Iran will be located at the gravitational center of the new route and would be able to serve as a link connecting China to the Middle East, on the one hand, and Europe, on the other hand. By joining this initiative as envisaged by China, the Islamic Republic would be able to promote its geographical situation to a geopolitical situation as the country has been waiting for years to do so.
It is noteworthy that real steps have been taken during past months in order to put this initiative into gear. Beijing has been trying to spend its money in the way that Xi Jinping has already explained. Chinese companies are also hoping that they would sign contracts to take charge of many engineering projects that are part of this big plan, including construction of roads, railroads, and port facilities as well as oil and gas pipelines. It seems that China has realized that construction of the new “Silk Road” would be similar to the United States’ “Marshall Plan;” a plan, which came to be known as the most successful project in the United States’ foreign policy following World War II and through which Washington managed to help many countries in Western Europe to renovate their economies following the war.
It must be noted that this huge plan is eying the traditional route of the Silk Road, which starts in Xinjiang Province in northwestern China and after entering Central Asia would continue up to the southern part of Turkmenistan in the city of Mary before entering Iran. A portion of connecting roads between Iran's land border with Turkmenistan in the Iranian town of Lotfabad and at Bajgiran customs crossing in Iran's Razavi Khorasan Province, needs investment in order to reach a major highway in northern Iran and play its proper role. Of course, the governor of the Islamic Republic of Iran Customs Administration has recently indicated Iran's willingness to join this initiative and has pointed out its comparative advantages. However, it must be noted that Iran enjoys very good conditions in terms of its geographical situation as a result of which, the country is in a good position to muse over this plan and boost its geopolitical position in all kinds of initiatives and interactions related to regional cooperation. In this way, Iran would be able to attract more investment, create new jobs, and boost activities in such sectors as trade, transit, transportation, warehousing, and development of ports. In short, the country would be able to greatly develop its economy by joining this initiative.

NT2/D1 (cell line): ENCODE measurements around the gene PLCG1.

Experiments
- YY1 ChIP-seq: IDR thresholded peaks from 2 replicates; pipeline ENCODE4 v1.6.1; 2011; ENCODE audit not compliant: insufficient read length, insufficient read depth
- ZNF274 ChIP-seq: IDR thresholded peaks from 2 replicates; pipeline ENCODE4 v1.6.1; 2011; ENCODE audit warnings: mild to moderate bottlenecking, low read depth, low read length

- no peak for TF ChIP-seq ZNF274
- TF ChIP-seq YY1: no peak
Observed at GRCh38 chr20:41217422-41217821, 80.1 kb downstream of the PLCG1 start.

If, at this historical juncture, Iran proves unable to take good advantage of this opportunity, the other proposed route, which crosses beyond Iran's northern borders, would replace the Iran route. The northern route passes through the Caspian Sea by connecting Turkmenistan’s Turkmenbashi port city in the east to Baku port in the Republic of Azerbaijan on the western shores of the Caspian Sea. From there, it crosses the Caucasus corridor to reach the Black Sea and finally Europe. Alternatively, the northern Caspian route, which crosses through Kazakhstan and Russian territory, would replace it. These are the routes that China is not actually willing to invest in as the country’s thinkers, economists, and strategists have been putting the highest emphasis on the Iran route.
China is totally willing to be present in the Middle East. China is hoping that following the removal of international sanctions against Iran, it would be able to have close cooperation with the Islamic Republic and take advantage of the influence that Tehran sways in the Middle East to secure a foothold in regional markets. Signing of an agreement between Iran and the P5+1 group of countries over Tehran’s nuclear program, which put an end to this issue through a mutually acceptable solution, will help China get closer to Iran than ever before. This is why China has been insisting on choosing the traditional route of the Silk Road, which includes Iran because it would enable Beijing to play a role in the Persian Gulf region and finally in the Middle East without facing troubles from the United States and possibly Russia. Resolution of the ongoing crises in Syria and Iraq and restoration of tranquility to this region will pave the way for the revival of the traditional route of the Silk Road from Iran toward the eastern shores of the Mediterranean and from there to North Africa. These regions includes countries, which can provide China with its needed energy resources, on the one hand, while on the other hand, providing a big and permanent market for Chinese products.
However, when it comes to the maritime route of the Silk Road, there are many suspicions about true intentions of China. Beijing’s arrogant behavior in the South China Sea, where border disputes are going on between China and its neighbors, can foster the concept that revival of the maritime Silk Road would cause China to possibly deal with its smaller neighbors in a bullying manner. For this reason, early reactions to China’s “One Belt, One Road” initiative in Southeast Asia have been mixed with doubt and suspicion.
Bahram Amirahmadian, an assistant professor at the University of Tehran, is the senior fellow at The IRAS Institute.
This article first appeared in Iran Review